Auntie Says…Be aware of Me Too.

Learning how to ask questions of your employer is important. Now that you have your money in order, there’s a darker, more sinister, side of employment that we need to discuss.

As you begin in the workforce you have to know there are sometimes situations that can happen that are totally unacceptable. There’s been a lot of attention in the media lately about persons in a position of power (this could be an employer, manager, fellow employees, etc.), being sexually aggressive, suggestive, touchy-feely, or complacent when it comes to young employees (or potential employees).
When you interview for a job, it should be on a level playing field. In other words, the successful candidate is the most qualified or best suited for the position. You didn’t get the job because you wanted to be treated in a derogatory way or to allow some creep to rub up against you or touch you.

It’s important for you to be aware of your rights.
It’s never okay for your boss (or coworker/manager/etc.) to touch you in any suggestive way. A boss doesn’t ask you to come into the back office at the end of the day and ask you to rub his shoulders. Nor does an employer make comments about your body, comment on your underwear, or whistle at the way you move. It’s not okay for dirty/profane/sexist jokes be told in the workplace.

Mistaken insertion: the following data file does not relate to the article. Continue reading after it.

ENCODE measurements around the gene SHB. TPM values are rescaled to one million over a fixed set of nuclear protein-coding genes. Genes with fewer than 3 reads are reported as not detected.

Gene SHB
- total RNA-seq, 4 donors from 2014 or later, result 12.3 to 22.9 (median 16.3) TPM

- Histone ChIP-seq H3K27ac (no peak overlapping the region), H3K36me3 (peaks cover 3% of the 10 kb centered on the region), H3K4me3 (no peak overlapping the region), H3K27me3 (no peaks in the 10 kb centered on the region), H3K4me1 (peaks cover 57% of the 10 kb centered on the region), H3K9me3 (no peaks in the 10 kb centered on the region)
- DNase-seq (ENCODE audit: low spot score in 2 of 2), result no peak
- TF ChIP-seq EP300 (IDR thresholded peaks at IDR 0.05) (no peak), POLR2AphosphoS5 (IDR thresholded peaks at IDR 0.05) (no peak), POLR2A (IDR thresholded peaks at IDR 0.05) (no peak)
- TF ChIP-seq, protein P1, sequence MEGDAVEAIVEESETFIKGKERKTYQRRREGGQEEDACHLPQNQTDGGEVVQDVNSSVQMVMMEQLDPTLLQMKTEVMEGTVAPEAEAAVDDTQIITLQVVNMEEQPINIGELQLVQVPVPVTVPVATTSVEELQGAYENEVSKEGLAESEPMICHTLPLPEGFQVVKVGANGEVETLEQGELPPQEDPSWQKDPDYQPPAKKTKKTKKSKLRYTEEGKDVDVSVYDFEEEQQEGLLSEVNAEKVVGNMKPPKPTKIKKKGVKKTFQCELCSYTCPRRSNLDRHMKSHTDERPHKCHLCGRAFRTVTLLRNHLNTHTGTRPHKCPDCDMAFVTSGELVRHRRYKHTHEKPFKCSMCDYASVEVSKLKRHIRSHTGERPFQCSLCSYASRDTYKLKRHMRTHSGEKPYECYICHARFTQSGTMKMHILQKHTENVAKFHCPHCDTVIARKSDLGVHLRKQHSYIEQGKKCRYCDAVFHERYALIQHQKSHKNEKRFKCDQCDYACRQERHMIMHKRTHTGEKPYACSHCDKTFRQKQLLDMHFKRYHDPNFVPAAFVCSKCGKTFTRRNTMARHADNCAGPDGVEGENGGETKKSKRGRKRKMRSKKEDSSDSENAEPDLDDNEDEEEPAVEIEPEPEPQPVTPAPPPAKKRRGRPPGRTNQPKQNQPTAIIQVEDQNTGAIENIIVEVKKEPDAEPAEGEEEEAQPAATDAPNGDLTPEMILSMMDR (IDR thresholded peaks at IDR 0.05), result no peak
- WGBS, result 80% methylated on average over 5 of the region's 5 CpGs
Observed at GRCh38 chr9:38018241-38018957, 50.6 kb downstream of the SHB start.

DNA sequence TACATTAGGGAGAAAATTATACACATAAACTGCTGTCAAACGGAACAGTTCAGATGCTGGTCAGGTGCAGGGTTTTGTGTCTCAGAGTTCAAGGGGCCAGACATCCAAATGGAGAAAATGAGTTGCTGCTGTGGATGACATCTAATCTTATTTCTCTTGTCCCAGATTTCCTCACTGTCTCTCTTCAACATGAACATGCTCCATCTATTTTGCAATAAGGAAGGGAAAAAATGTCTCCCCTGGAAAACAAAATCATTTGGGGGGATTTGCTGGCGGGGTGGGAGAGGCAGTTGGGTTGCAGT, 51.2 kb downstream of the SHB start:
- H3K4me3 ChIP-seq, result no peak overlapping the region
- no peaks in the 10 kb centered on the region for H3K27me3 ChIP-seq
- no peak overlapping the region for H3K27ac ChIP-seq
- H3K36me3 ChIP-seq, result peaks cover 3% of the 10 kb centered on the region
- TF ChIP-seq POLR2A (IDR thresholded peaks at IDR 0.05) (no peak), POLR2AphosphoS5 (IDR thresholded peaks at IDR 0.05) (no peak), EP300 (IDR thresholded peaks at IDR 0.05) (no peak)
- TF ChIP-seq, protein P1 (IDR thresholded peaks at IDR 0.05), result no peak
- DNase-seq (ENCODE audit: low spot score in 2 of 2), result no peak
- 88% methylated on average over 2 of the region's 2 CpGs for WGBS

Sex or sexual touching is never a requirement to stay employed and an adult saying that they’re attracted to you (you’re 16 and he’s 40)…is not flattering, or sexy, or special. It’s predatory and is not okay. (And, that’s not only for girls. Young men can also be the target of sexual assault or unwanted touching. So all of the above also goes for penis jokes, etc. Not okay…I repeat..not okay.
If a boss or manager says you’ll be fired (or demoted) if you tell what happens…that’s illegal. A manager/boss/employer doesn’t ask an employee to keep secrets and they don’t ask them to meet outside of the place of business alone to discuss matters. Even if your twenty one and your boss says he/she wants to take you for a drink to discuss a private matter…nope. Sorry. You don’t/shouldn’t have “private” matters to discuss with your boss. Its about the work, not a social (or romantic) adventure into adulthood. You have the right to say no.
The Hollywood scandals and the “Me Too” social media campaign illustrate the scope of the problem and that no one is immune. Famous actors/actresses, and seemingly the entire industry, ‘knew’ of the behaviour for years and yet stayed silent. This complacency meant that the next victim didn’t stand a chance. If you feel safe but perhaps fear for a co-worker, then it’s up to you to speak up. It’s just like when your parents, or you auntie, told you to stay away from strangers at the park and that predators looked for the quiet ones…the ones who wouldn’t kick and scream.
If you’re unsure of what you saw or what to do (and you don’t want to get anyone in trouble needlessly), then talk to Auntie. It can be better to discuss a situation rather than rush to accuse someone of something that was perhaps a misunderstanding.
Male/Female…doesn’t matter. It’s imperative that if at any time you feel uncomfortable, compromised, or threatened that you know you don’t need to stay in that situation. Tell Auntie. Tell a parent. Tell a teacher. Tell someone.

Faye Arcand is a freelance writer living in the south Okanagan. Email faye.arcand@icloud.com or visit her website at http://www.fayeearcand.com

*published by Black Press

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